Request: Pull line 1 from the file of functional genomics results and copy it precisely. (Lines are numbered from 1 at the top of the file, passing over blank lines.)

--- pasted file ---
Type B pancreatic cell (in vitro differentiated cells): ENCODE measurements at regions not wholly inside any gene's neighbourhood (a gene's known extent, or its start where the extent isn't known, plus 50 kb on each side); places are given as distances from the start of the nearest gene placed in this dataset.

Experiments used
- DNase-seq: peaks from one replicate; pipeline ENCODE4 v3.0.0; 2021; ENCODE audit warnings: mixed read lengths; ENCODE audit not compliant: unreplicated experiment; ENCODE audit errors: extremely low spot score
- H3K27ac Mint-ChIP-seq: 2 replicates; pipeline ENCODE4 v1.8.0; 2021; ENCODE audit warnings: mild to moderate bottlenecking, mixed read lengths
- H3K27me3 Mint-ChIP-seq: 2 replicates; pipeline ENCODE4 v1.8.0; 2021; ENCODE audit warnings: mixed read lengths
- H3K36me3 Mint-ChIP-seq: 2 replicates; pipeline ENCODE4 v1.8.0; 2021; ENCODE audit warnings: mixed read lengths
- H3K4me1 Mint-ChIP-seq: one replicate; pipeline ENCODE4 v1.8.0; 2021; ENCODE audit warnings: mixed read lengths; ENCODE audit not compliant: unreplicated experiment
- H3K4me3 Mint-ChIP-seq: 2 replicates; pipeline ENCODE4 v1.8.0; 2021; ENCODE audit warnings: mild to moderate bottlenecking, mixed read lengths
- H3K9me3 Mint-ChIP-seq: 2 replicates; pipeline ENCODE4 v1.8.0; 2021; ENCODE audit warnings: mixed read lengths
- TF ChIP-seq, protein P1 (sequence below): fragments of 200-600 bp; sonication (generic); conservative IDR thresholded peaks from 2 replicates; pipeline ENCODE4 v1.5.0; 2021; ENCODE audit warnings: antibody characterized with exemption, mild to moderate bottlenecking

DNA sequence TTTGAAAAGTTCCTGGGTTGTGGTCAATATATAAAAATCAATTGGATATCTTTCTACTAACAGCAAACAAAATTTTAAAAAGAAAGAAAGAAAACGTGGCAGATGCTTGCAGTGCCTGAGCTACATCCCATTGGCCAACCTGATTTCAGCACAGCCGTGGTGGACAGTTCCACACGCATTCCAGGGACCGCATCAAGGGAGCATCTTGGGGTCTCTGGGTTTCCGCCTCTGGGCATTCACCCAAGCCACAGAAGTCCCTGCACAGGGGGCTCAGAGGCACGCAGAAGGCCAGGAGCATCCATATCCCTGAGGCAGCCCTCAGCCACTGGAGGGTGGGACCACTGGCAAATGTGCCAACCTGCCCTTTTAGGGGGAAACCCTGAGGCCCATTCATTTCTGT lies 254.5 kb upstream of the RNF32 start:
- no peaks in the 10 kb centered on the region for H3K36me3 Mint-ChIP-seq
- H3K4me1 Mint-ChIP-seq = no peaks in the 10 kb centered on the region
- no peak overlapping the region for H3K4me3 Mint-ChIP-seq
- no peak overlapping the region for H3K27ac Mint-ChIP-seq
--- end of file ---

Type B pancreatic cell (in vitro differentiated cells): ENCODE measurements at regions not wholly inside any gene's neighbourhood (a gene's known extent, or its start where the extent isn't known, plus 50 kb on each side); places are given as distances from the start of the nearest gene placed in this dataset.